Come on, Paul, give us the lowdown on your tiny find.
-Yeah, I've got to come clean. It's a Stanhope.
It is. And I wouldn't want to do the dirty on you and walk outside and go,
"Do you know...?"
What a decent chap. And so full of knowledge.
Stanhope, named after the man, in the 19th century, developed...
If I say "microfilm", it's painting a picture.
It is photography greatly diminished in scale.
And you look down them, and there are two little views.
So you get two Stanhopes for the price of one there.
Ooh, I think he spies great profits with these little binoculars.
-Have we got a deal at a fiver then, yeah?
-I can't go back on it, can I?
You're a gentleman, Barry. Wish me luck. Pray to God I'm right!
You're going to get some luck with that!
One of the smallest things we've seen on the Road Trip.
Next, I'll buy a wardrobe.
He's certainly eyed up a bargain with this one.
I still can't see it.
Meanwhile, David is back on the road, off to the village
of Coniston, sitting in the Lake District National Park.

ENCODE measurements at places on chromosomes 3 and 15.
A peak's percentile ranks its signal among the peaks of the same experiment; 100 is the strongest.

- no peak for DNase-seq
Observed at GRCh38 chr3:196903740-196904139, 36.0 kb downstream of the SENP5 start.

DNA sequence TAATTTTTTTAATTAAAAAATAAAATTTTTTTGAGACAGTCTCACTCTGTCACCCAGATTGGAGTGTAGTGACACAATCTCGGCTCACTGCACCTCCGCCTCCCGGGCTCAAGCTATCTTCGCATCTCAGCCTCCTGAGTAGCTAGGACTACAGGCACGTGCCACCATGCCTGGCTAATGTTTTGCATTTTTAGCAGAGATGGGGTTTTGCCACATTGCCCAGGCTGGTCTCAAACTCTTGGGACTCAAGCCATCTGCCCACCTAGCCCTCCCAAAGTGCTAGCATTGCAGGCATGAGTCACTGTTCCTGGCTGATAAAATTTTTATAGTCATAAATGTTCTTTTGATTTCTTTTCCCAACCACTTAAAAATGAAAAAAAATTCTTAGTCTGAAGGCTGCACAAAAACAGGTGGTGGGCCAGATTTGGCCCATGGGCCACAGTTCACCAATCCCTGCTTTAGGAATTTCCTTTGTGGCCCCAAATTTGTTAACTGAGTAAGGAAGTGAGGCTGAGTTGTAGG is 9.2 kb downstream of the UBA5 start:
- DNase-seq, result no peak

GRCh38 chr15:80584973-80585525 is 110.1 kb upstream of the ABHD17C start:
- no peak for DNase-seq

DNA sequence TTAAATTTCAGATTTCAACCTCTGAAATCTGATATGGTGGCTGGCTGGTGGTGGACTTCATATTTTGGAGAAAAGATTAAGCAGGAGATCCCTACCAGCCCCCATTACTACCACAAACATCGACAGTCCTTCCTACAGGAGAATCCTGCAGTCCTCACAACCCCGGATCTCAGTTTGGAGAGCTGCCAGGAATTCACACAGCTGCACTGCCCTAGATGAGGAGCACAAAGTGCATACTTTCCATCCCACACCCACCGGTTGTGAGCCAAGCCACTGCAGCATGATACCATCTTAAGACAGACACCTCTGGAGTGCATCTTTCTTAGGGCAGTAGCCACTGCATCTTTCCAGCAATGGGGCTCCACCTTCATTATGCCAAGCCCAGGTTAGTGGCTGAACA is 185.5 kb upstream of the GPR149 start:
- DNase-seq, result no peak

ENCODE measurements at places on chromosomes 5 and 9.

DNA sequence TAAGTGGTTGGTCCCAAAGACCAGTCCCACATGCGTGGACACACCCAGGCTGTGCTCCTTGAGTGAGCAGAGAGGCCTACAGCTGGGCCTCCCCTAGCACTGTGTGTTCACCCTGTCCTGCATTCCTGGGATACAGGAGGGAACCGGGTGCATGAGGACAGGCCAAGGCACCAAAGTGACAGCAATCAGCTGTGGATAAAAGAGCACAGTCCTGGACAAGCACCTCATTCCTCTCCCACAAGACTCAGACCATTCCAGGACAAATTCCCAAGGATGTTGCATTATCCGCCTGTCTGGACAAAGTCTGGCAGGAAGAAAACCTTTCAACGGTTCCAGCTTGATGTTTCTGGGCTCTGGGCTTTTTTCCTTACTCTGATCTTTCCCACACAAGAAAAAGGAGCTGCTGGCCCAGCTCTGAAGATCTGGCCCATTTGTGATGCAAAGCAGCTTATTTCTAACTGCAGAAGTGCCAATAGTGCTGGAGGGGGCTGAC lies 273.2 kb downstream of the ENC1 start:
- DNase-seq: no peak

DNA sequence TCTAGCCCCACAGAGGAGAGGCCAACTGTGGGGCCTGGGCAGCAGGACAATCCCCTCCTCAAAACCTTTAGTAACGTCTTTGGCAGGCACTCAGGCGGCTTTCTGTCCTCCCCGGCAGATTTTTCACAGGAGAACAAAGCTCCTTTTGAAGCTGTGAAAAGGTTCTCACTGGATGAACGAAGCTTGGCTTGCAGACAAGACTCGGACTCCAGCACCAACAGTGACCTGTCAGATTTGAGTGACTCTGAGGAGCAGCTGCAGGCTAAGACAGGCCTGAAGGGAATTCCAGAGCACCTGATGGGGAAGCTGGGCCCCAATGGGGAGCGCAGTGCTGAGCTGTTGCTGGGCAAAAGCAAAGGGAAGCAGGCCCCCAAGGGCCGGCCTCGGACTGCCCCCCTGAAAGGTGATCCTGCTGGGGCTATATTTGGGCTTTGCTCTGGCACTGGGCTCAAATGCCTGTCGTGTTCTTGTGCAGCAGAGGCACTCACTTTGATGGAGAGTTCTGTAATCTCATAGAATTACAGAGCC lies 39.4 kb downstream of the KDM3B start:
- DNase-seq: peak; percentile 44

The 19th-century poet, art critic and philosopher John Ruskin
made Coniston his home and has been commemorated with a museum.
But more recent notoriety has come from Coniston Water
and the world speed records that have been attempted and set by
one of the greatest sporting dynasties this country has ever known.
And David's in for a taste of life in the fast lane
at the Ruskin Museum, courtesy of museum director, Vicky.
-Hello, David, how nice to meet you.
-Thank you very much.
-Welcome to the Bluebird Wing at the Ruskin Museum.
-So can you show me around?
-Yes, of course.
The museum tells the story of record-breaker Donald Campbell
and his father, Sir Malcolm,
who broke land and water speed records in the 1920s and '30s
using specially constructed vehicles he named Bluebird.
This is something I have never known and I have always wanted to know -
why were the boats and the cars for Malcolm and Donald called Bluebird?
Apparently, in 1912,
the hit play in the West End was called The Blue Bird.
And it's about two children pursuing the Blue Bird of Happiness.
And Sir Malcolm thought
that the elusiveness of the Blue Bird of Happiness
was similar to record-breaking.
Just never quite able to get your hands on that bird.
-Nearly within reach, but you couldn't grab hold of it.
-Yeah, I know the feeling.
And, of course, it was a very effective piece of marketing,
because it meant the blue colour was used for all the cars and boats.